Flashcards in Vocabulary C Deck (95):
General deterioration of the body; a state of ill health, malnutrition, and wasting. It may occur in many chronic diseases as certain malignancies and advanced pulmonary tuberculosis.
Cachexia (wasting syndrome)
Dead human body used for medical purposes: including transplantation, anatomical dissection, and study.
A cancer-causing chemical or material.
A disease with a more or less slow onset and long duration.
Postmortem, intravascular, red-blue discoloration resulting from hypostasis of blood. Can usually be cleared via arterial injection and drainage.
A prolongation of the last violent contraction of the muscles into the rigidity of death.
Cadaveric spasm (instantaneous rigor mortis)
The dome-like superior portion of the cranium; that portion removed during cranial autopsy.
A device used as a means of fastening the calvarium after a cranial autopsy.
Special needles which are used to anchor the calvaria securely in the head of autopsied cases and is applied with a needle injector.
Formation of new channels in a tissue.
Any malignant neoplasm marked by uncontrolled growth and spread of abnormal cells.
A tube used to inject embalming fluid into the body vascular system.
Cannula (arterial tube)
Minute blood vessels, the walls of which comprise a single layer or endothelial cells. Capillaries connect the smallest arteries (arteriole) with the smallest veins (Venule) and are where pressure filtration occurs.
Ability of substances to diffuse through capillary walls into the tissue spaces.
Plastic protective garment designed to cover the legs, buttocks, and abdomen. A combination of pants and stockings.
A compound of hydrogen, carbon, and oxygen; sugars, starches, and glycogen.
An antiseptic/disinfectant employed to dry moist tissue and to bleach.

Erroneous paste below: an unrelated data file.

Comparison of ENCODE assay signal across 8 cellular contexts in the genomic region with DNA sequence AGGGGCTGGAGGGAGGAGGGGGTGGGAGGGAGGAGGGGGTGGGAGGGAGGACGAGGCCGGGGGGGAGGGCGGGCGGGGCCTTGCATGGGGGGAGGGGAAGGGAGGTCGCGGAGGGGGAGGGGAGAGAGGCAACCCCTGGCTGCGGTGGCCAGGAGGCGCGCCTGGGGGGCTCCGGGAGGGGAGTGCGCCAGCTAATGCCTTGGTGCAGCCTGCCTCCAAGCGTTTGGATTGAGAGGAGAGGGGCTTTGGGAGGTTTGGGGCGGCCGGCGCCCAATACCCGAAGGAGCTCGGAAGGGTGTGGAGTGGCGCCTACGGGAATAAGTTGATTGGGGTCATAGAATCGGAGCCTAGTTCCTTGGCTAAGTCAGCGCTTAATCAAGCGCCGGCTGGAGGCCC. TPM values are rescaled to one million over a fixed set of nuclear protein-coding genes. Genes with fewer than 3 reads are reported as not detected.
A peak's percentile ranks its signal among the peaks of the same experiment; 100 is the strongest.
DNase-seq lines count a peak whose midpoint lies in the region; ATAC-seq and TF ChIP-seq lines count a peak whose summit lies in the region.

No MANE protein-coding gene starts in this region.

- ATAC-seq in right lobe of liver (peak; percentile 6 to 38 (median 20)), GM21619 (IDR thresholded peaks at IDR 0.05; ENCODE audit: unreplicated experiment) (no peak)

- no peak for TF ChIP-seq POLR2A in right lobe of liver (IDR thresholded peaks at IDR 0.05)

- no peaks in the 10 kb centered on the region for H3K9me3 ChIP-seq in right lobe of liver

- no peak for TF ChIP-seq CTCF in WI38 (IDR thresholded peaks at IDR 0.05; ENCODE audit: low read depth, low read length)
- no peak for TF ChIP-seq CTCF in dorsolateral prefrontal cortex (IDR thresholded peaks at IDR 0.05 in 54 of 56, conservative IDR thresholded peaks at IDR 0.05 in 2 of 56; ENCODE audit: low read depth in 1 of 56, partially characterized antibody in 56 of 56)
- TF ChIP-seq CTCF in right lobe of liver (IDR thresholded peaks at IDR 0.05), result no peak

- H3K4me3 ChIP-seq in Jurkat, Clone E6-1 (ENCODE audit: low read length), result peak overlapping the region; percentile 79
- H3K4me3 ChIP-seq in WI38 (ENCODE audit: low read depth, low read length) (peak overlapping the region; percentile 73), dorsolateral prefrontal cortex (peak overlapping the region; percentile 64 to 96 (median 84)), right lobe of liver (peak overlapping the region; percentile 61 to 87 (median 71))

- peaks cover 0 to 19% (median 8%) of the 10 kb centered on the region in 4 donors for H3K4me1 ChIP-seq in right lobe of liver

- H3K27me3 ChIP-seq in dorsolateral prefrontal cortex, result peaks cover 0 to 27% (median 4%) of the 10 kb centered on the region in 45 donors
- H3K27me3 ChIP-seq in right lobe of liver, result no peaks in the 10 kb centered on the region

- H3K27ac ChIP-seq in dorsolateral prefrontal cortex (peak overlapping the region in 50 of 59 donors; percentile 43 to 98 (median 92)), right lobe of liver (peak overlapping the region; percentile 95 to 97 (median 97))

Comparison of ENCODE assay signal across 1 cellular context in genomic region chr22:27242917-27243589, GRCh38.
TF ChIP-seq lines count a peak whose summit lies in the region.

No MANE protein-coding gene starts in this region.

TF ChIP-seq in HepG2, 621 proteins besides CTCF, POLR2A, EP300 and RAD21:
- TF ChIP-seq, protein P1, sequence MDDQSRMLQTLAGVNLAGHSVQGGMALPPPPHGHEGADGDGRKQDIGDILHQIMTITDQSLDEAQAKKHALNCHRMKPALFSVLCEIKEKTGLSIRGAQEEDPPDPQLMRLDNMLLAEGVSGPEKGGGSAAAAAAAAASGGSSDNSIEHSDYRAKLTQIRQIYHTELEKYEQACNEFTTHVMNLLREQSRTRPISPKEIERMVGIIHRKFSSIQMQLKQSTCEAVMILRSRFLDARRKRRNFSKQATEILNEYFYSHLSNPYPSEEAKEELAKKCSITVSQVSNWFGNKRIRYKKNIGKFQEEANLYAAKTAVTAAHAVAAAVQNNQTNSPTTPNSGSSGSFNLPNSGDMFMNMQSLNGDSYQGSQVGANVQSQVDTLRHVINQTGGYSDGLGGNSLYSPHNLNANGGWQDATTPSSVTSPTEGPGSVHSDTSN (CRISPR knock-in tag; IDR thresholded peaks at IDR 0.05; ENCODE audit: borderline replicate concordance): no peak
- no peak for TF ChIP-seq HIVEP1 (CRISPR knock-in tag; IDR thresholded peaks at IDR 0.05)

Carbolic acid (Phenol)
Circumscribed inflammation of the skin and deeper tissues that ends in suppuration and is accompanied by systemic symptoms, such as fever and leukocytosis; Several communicating boils of the skin and subcutaneous tissues with the production and discharge of pus and dead tissue.
A cancer-causing chemical or material.
A specialized type of dense connective tissue; attached to the ends of bones and forming parts of structures, such as the nasal septum and the framework of the ear.
The total sum of those considerations given the case at hand, beginning before the embalming procedure is begun and continuing throughout the operation.
A condition in which the vital signs of life are feebly maintained and there is a waxy rigidity of the body.
A chemical capable of drying tissues by searing; caustic.
The formation of cavities in an organ or tissue; frequently seen in some forms of tuberculosis.
A hallow place or area.
Direct treatment, other than vascular (arterial) injection, of the contents of the body cavities and the lumina of the hollow viscera; usually accompanied by aspiration and injection.
Cavity Embalming (Cavity treatment)
Embalming chemicals which are injected into the cavities of the body following the aspiration in cavity embalming. Cavity fluid can also be used as the chemical in hypodermic and surface embalming.
An embalming instrument which is connected to a bottle of cavity fluid to aid in injecting the cavity fluid into the various cavities of the body.
Death of the individual cells of the body.
Ascending and/or arch of the aorta.
Center of Fluid Distribution
Right atrium of the heart.
Center of Venous Drainage
Embalming machine that uses an electrical pump to create pressure either pulsating or non-pulsating.